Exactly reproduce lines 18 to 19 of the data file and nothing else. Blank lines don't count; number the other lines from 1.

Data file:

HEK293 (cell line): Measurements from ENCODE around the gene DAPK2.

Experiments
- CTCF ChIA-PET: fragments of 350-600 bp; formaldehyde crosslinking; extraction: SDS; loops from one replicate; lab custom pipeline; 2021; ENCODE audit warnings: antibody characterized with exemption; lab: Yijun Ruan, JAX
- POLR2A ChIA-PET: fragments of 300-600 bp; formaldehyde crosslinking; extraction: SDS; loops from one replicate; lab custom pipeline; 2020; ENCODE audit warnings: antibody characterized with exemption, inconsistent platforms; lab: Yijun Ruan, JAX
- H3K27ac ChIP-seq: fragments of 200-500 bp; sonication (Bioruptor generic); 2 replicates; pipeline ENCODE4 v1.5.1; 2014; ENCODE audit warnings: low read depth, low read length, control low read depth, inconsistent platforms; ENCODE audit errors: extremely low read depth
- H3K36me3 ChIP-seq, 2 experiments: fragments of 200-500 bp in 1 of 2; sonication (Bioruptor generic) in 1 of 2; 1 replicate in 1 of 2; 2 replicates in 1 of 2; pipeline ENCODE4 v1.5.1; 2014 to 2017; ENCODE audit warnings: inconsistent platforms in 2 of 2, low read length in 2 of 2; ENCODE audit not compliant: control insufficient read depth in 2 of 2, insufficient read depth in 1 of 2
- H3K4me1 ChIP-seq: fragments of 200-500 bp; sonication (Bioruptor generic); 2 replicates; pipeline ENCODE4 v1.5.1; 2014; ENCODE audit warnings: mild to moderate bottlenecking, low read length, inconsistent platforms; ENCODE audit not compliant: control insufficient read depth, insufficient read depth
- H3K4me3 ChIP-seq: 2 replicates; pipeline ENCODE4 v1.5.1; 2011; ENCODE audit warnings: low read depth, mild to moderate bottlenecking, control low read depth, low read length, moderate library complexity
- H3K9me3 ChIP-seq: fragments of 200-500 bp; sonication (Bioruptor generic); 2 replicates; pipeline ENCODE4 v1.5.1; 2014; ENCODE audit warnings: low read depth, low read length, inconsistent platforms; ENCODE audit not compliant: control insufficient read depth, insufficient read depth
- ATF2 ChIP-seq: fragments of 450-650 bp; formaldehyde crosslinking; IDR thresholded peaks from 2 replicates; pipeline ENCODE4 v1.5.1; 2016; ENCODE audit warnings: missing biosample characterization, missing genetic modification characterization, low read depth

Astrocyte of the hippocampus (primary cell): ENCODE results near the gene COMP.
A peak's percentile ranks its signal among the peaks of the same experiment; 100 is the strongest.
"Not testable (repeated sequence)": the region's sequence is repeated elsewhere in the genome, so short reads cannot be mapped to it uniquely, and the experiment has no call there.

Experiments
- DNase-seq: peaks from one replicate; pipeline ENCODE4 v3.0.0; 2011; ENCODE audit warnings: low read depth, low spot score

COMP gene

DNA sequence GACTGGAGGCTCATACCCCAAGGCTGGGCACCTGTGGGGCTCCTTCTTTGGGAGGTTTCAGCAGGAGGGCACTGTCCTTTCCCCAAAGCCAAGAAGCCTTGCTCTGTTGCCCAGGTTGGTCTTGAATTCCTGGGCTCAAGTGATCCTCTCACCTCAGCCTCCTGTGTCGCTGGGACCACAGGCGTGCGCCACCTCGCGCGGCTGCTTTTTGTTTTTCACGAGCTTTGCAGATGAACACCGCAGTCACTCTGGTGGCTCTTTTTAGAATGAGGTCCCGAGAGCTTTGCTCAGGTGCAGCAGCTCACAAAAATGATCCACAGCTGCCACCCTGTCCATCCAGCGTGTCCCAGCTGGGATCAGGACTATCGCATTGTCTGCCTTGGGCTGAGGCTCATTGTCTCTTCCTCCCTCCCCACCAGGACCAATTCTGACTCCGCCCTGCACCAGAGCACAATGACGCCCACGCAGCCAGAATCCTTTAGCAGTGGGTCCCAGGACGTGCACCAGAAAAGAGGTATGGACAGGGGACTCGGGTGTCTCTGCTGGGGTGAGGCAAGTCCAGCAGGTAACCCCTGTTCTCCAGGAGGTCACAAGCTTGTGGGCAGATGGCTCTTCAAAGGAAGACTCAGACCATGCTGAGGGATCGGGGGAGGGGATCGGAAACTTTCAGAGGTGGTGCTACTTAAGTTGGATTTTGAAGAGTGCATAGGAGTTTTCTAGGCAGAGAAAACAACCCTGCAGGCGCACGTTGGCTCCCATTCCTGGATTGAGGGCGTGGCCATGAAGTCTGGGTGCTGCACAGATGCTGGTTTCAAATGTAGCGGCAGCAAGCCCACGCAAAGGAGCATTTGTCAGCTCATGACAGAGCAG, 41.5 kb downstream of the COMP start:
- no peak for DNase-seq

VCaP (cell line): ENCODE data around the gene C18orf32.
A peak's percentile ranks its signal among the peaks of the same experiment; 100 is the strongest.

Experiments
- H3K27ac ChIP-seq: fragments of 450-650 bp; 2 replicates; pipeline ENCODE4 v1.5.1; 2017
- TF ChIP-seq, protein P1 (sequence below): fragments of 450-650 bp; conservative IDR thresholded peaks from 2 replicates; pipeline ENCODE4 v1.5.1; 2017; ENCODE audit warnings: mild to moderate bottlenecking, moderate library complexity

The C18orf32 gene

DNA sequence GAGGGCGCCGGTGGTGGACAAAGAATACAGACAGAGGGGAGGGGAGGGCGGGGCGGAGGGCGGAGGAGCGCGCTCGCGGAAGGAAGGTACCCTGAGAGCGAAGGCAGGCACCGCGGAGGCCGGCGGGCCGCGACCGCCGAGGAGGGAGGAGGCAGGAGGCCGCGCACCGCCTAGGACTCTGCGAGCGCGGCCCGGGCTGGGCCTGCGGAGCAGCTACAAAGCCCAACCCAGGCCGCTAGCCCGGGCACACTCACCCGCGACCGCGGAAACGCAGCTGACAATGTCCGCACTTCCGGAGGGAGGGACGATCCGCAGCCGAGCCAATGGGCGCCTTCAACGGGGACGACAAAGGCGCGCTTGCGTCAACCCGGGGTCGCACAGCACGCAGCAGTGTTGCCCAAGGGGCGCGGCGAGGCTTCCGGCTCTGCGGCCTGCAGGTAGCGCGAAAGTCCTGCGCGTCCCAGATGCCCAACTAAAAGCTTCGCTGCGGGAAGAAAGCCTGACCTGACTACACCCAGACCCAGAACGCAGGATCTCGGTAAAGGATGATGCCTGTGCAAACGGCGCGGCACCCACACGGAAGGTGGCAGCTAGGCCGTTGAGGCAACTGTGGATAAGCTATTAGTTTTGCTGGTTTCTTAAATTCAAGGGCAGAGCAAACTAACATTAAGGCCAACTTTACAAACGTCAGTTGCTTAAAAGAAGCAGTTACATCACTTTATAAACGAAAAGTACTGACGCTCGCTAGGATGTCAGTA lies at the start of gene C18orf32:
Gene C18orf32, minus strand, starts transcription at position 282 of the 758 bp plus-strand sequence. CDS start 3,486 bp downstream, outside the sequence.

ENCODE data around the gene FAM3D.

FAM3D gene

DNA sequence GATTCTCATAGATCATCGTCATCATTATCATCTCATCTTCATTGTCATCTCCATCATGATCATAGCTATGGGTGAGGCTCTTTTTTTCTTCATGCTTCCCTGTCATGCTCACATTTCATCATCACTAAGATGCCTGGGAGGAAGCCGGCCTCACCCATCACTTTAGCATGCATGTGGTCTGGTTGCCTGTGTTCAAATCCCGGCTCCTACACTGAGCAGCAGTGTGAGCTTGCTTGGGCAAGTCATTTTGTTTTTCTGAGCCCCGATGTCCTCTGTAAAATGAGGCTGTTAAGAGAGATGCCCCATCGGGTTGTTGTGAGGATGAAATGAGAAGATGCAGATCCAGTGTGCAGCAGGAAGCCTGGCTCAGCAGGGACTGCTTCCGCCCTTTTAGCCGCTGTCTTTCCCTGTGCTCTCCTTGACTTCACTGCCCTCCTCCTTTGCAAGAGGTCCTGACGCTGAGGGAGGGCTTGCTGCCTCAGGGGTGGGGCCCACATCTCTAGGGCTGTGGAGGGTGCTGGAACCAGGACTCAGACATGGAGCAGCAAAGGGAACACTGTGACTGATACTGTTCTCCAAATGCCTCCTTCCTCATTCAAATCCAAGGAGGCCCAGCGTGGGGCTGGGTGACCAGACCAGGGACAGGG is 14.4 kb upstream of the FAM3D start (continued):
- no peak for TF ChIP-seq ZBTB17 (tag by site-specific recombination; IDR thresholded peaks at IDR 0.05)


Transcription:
- no peak for DNase-seq

VCaP (cell line): ENCODE data around the gene C18orf32.